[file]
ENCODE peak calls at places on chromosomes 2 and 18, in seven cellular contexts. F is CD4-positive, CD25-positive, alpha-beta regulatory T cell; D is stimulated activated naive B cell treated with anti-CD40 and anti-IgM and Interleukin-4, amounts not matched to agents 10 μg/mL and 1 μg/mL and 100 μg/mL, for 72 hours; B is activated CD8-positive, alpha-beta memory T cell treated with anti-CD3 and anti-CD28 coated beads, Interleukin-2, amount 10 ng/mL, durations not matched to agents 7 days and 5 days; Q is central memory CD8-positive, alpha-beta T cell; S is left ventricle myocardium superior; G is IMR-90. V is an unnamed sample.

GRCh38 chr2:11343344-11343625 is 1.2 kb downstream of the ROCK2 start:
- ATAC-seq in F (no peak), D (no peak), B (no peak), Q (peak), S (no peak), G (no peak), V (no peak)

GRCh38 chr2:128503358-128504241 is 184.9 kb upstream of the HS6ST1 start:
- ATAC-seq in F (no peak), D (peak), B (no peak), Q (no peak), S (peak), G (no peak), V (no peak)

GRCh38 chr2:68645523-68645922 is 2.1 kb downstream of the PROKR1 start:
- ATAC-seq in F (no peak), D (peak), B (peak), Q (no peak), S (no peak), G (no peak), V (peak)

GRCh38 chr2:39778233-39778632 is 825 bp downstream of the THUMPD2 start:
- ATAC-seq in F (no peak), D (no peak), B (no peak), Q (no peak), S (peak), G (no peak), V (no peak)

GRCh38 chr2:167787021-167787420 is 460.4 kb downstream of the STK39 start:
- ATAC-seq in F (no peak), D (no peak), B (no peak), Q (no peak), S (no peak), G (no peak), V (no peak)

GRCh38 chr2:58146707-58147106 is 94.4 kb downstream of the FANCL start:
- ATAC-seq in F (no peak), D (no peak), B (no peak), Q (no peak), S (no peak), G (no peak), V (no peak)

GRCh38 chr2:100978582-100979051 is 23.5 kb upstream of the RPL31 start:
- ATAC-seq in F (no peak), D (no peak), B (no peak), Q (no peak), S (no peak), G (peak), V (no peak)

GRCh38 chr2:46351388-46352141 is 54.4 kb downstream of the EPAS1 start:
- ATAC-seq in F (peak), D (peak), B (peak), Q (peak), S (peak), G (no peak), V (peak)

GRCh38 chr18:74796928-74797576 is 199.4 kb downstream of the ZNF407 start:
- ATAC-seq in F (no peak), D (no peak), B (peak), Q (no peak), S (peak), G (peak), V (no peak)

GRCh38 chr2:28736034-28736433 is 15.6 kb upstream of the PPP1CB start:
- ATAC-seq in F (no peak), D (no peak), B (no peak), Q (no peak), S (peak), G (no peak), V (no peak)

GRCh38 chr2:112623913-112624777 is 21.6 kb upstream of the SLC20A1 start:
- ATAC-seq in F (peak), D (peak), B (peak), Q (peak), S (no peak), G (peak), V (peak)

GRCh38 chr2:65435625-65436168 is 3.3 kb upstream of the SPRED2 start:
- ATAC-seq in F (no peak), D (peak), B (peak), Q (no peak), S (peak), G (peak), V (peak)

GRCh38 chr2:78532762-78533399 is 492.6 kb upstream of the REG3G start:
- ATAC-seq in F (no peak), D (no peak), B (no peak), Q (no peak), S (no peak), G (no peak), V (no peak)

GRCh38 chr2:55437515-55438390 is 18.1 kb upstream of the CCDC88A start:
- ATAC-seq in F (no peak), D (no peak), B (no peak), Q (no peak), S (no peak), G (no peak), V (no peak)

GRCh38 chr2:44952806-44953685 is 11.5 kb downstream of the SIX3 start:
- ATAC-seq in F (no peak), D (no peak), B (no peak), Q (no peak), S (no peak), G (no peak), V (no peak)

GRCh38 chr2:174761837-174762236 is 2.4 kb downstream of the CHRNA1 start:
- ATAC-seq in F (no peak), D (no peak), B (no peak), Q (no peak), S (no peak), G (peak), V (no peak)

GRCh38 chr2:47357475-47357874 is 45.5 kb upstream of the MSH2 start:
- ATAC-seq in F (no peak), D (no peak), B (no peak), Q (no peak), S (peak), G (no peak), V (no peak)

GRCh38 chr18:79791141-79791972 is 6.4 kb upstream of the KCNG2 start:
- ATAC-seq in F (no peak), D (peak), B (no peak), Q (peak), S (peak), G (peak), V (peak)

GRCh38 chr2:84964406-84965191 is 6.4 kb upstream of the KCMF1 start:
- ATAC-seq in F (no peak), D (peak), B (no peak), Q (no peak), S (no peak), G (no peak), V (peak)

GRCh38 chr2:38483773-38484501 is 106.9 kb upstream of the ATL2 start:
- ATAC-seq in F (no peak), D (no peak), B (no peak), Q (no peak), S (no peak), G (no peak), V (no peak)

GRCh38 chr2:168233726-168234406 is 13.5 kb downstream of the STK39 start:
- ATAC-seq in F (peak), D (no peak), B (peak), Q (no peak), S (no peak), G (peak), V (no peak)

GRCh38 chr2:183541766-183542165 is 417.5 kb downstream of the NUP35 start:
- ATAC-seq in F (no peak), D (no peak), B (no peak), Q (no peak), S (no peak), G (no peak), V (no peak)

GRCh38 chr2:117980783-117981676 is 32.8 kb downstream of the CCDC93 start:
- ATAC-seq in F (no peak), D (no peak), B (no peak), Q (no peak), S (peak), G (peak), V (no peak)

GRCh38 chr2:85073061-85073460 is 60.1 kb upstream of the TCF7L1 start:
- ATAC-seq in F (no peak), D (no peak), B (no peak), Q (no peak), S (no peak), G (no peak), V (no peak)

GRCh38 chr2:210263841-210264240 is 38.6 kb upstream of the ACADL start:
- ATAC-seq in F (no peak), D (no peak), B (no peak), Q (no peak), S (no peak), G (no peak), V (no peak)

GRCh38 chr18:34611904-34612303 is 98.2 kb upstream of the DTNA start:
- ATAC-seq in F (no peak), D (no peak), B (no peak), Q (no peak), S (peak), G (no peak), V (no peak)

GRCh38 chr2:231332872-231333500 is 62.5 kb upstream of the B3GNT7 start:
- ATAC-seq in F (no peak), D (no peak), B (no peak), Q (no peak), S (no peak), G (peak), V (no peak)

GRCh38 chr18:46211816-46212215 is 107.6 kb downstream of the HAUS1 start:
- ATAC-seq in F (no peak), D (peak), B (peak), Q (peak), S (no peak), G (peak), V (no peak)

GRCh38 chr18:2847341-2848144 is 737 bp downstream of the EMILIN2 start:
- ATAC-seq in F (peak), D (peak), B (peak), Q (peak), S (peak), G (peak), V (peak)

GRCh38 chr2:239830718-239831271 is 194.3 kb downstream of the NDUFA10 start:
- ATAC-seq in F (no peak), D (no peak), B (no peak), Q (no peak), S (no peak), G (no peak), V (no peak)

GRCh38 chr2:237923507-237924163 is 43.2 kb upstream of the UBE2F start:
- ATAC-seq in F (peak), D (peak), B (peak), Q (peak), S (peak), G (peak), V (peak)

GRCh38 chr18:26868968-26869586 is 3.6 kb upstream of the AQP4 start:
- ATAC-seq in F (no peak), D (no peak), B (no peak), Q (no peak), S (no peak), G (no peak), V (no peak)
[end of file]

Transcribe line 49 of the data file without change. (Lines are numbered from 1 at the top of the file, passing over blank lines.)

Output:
- ATAC-seq in F (no peak), D (no peak), B (no peak), Q (no peak), S (no peak), G (no peak), V (no peak)